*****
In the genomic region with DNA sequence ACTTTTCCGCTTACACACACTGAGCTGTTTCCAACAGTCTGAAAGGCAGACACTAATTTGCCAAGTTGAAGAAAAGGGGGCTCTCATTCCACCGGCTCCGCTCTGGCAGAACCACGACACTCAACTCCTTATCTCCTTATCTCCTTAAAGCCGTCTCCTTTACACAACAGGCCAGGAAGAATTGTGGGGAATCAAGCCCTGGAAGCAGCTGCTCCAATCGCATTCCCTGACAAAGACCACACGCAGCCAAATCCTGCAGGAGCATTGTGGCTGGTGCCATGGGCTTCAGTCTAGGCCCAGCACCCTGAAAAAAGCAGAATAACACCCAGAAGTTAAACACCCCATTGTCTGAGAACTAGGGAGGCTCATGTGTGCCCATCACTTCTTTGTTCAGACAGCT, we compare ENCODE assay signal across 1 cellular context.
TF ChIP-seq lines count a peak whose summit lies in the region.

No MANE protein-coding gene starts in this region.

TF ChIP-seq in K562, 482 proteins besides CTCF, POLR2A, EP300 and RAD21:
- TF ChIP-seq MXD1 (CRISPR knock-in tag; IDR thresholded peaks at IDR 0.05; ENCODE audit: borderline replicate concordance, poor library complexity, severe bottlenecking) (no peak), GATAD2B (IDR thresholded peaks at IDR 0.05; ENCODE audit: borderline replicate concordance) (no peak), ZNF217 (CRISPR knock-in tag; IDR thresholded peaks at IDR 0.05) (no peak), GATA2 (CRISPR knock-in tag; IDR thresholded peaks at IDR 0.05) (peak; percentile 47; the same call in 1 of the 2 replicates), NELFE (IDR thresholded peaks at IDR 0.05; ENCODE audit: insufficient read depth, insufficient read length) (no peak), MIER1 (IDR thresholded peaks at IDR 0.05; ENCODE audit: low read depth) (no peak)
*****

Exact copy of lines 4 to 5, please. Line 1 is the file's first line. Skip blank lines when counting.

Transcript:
TF ChIP-seq in K562, 482 proteins besides CTCF, POLR2A, EP300 and RAD21:
- TF ChIP-seq MXD1 (CRISPR knock-in tag; IDR thresholded peaks at IDR 0.05; ENCODE audit: borderline replicate concordance, poor library complexity, severe bottlenecking) (no peak), GATAD2B (IDR thresholded peaks at IDR 0.05; ENCODE audit: borderline replicate concordance) (no peak), ZNF217 (CRISPR knock-in tag; IDR thresholded peaks at IDR 0.05) (no peak), GATA2 (CRISPR knock-in tag; IDR thresholded peaks at IDR 0.05) (peak; percentile 47; the same call in 1 of the 2 replicates), NELFE (IDR thresholded peaks at IDR 0.05; ENCODE audit: insufficient read depth, insufficient read length) (no peak), MIER1 (IDR thresholded peaks at IDR 0.05; ENCODE audit: low read depth) (no peak)